It’s one of those secret family Italian recipes that can be enjoyed for both Christmas Feast of Seven Fishes or Lent season leading up to Easter. You really will not experience the true authenticity of Baccala until you’ve watched what appears to look like a piece of dried up driftwood transition and soften by water for over a week and then become the main fish in both Baccala Salad and Baccala Stew recipes. Both are featured in Yvonne’s Cookbook “Let’s Eat!”
Baccala Salad recipe by Grandma Anna Pesce
Calories Per Serving: 167
Protein: 27g, Total Fat: 6g, Carbs: 1g
*Yields (12) Servings
18 ounce fish, cod, dried and salted (3 oz. pieces of baccala)
1 jar peppers, roasted, sweet
1 can olives, ripe, sliced
1 tablespoon spices, garlic, raw
1/4 cup oil, extra virgin
1 medium lemon, juice, raw
1/4 teaspoon spices, pepper, red
- Soak baccala, wash, remove skin then cook in boiled water.
- Shred baccala thin.
- Cut roasted peppers julienne style and add sliced black olives and garlic.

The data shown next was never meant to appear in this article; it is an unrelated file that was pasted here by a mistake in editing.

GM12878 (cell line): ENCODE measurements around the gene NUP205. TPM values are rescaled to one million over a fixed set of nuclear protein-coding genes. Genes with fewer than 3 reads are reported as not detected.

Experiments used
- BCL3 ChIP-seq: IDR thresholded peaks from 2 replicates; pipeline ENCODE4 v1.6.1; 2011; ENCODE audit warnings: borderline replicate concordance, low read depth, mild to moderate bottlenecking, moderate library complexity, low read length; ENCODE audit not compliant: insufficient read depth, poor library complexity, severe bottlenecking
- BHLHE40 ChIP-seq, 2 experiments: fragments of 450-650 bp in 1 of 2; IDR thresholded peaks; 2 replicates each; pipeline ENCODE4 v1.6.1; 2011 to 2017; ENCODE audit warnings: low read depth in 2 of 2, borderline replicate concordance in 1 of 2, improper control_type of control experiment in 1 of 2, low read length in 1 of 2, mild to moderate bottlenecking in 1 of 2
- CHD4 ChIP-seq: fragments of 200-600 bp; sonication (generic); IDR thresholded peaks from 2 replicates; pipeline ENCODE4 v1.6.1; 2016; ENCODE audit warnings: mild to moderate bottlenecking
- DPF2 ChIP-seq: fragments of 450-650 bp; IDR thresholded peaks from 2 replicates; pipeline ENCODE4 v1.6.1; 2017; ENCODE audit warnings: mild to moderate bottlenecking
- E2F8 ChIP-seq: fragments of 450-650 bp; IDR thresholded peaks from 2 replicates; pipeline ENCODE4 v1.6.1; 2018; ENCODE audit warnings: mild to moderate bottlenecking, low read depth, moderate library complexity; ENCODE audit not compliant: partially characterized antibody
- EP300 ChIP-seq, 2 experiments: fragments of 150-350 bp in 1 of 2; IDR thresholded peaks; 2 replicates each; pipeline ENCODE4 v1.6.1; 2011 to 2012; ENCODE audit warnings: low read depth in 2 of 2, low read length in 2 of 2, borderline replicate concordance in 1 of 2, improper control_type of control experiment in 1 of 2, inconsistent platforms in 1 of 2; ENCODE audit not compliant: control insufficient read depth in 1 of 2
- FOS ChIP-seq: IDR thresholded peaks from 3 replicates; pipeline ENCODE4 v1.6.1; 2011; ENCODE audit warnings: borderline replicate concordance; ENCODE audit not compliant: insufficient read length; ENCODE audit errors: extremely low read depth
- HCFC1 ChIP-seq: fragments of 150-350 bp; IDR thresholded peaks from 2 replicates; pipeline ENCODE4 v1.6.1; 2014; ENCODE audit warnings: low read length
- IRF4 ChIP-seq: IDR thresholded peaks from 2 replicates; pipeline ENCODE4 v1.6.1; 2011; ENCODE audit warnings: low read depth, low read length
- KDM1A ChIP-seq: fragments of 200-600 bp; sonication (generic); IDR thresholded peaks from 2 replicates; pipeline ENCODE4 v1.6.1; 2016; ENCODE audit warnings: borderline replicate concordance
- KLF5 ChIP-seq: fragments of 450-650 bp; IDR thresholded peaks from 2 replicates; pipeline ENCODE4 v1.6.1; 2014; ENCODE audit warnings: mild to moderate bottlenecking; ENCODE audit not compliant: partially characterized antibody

- Drizzle lemon and spices.
- Fold it all in together.
Dress with a white wine vinegar drizzle!
Direct from Yvonne’s Cookbook “Let’s Eat!”
A fond memory from early childhood was sitting around the table as a family, two days before and preparing the fish for a Christmas Eve Feast. We each had a job to do for the meal preparation. I learned how to clean shrimp when I was about 7 years old. Grandma Anna Pesce who lived with us would clean and cut the eel and we’d laugh when the eyes would accidentally squirt onto her house dress. Then she’d wash the smelt and gut them. Dad’s project would be to soak the Baccala all week in fresh water and then rinse it often with more fresh water. It looked like a piece of drift wood and after about a week, he’d cut and shred pieces for the recipes we’d soon make. Ma prepared the stuffed calamari and scungilli and the lobster tails would remain frozen until that day. My two sisters and I would try to devein and de-shell the shrimp and it was quite a task for little hands. Why we did seven fish is still a mystery to me. Grandma said it was for the seven sacraments that Christians have in a lifetime, Baptism, Confession, Communion, Confirmation, Marriage, Anointing of the Sick, Holy Orders. Other years she said it was to represent the seven days of the week. My father always said it was because Italians just like to eat!
Get these and other Neapolitan family stories and recipes in Yvonne’s Cookbook “Let’s Eat!”